Former, current residents of Huntsville share feelings about COVID-19 vaccine

Photo courtesy of Elizabeth Machuca

With the COVID-19 pandemic still affecting lives daily, the talks these days have been all been about the vaccine.

Currently, 49.1% of residents in Walker County are vaccinated with one vaccine dose, while 41.9% are fully vaccinated with two dosages as of Sunday, Oct. 3, according to

Both former and current Huntsville, Texas residents comment on the drive towards vaccination and how it will affect them.

“I definitely was one of those on the fence and not too sure,” Sam Houston State University senior agricultural communications major Kaitylnn Jensen said.

Jensen’s mother and brother came down with COVID-19; Jensen self-quarantined with her family. She received no symptoms prompting the rest of her family to get the vaccine.

“If you are vaccinated and don’t show symptoms, but you can test positive for COVID, are you basically spreading it around to everybody else and infecting everybody else who aren’t vaccinated,” Jensen said.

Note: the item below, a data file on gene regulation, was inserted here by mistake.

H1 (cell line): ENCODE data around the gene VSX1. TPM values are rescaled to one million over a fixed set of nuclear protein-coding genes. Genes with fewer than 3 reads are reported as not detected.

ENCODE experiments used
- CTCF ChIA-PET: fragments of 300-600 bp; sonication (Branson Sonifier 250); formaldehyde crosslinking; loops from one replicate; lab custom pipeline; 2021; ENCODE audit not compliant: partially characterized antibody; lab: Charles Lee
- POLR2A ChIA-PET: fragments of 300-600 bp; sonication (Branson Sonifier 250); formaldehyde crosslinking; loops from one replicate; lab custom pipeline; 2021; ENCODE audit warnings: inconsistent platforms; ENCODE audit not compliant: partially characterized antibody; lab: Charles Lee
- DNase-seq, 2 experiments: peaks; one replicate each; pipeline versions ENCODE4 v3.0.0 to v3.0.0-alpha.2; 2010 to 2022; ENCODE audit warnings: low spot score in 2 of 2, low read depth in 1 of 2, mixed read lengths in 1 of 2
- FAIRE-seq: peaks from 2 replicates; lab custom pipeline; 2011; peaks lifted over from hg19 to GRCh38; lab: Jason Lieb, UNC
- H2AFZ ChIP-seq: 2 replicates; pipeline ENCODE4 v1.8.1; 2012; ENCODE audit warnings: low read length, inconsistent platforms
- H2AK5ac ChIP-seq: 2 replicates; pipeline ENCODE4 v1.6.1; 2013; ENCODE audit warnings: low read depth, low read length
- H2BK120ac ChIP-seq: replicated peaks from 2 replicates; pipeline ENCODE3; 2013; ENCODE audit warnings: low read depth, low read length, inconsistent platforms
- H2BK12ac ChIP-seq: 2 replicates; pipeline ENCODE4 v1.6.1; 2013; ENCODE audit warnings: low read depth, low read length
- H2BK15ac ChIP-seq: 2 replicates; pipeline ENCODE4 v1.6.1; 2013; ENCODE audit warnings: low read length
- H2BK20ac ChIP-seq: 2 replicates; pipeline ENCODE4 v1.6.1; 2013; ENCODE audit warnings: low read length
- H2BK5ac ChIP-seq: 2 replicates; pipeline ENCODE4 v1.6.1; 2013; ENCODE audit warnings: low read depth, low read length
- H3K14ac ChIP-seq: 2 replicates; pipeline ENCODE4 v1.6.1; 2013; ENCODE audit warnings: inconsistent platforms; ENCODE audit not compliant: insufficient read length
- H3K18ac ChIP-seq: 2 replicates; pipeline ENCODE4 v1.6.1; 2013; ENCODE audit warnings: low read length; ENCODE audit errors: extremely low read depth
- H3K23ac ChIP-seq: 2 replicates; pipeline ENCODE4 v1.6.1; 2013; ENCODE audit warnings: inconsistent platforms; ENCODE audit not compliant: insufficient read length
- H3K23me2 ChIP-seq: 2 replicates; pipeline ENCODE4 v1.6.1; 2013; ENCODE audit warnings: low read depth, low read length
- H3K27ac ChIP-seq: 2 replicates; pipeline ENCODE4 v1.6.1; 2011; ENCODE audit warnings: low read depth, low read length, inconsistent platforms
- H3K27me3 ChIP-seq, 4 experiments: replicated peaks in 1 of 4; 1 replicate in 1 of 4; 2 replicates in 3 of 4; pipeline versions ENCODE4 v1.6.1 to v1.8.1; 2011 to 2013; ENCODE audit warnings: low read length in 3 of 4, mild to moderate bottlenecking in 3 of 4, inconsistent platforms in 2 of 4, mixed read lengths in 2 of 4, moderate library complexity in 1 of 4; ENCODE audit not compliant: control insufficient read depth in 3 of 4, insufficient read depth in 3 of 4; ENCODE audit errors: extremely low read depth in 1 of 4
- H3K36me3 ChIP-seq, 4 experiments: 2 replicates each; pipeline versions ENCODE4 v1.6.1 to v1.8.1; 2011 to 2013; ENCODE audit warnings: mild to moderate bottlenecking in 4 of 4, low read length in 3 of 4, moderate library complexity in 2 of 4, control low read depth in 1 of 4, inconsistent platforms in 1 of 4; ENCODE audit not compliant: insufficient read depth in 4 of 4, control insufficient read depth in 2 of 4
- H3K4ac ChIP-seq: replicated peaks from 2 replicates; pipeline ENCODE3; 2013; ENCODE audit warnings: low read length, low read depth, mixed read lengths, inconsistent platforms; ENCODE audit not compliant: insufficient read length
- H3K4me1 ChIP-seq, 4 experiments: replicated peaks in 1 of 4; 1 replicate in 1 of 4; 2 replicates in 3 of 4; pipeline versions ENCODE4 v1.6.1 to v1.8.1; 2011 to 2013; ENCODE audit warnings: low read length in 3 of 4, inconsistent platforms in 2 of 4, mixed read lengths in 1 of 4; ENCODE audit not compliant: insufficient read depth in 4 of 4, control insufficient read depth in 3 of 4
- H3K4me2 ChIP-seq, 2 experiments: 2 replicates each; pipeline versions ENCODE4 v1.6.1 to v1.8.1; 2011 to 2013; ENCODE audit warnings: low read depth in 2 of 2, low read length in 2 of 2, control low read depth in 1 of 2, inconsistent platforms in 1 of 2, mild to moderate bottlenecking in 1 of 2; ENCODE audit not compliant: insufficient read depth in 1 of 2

SHSU senior communication major Logan Banks has been unable to receive the vaccine due to an auto-immune disorder.

“I was pretty excited to get a vaccine that would allow, one, let me go back to school and finish my classes but also, two, make sure I and everyone could be safe,” Banks said

She said she had belief when the first COVID-19 vaccines were being distributed outback in 2020.

At the time of the vaccine release, she lived in a Huntsville apartment but moved back to her mother in the Fort Worth area weeks ago. Banks’ mother took the vaccine, and the senior viewed that act as protective. With limited information on how people with auto-immune disorders are affected by the vaccine, Banks has held off on taking the vaccine.

“I decided I was not going to be the guinea pig.” Banks said.

Approximately 8% of Americans have an auto-immune disease and while an extra dose of the vaccine does seem promising, there are still studies being run to examine the vaccine’s effect on the population, according to the National Institute of Health. 

“I think overall that it is positive because with any vaccine, or any medication really, there are going to be people who can’t take it, like me, at least at the moment, then other people who it just doesn’t react well with it,” Banks said.

Other Huntsville residents are conflicted on balancing safety and freedom when it comes to the vaccine.

“I do believe we are going in the right direction, but people do have a choice whether they want it or not,” Memories Unlimited photographer and Huntsville resident Josh Robbins said.

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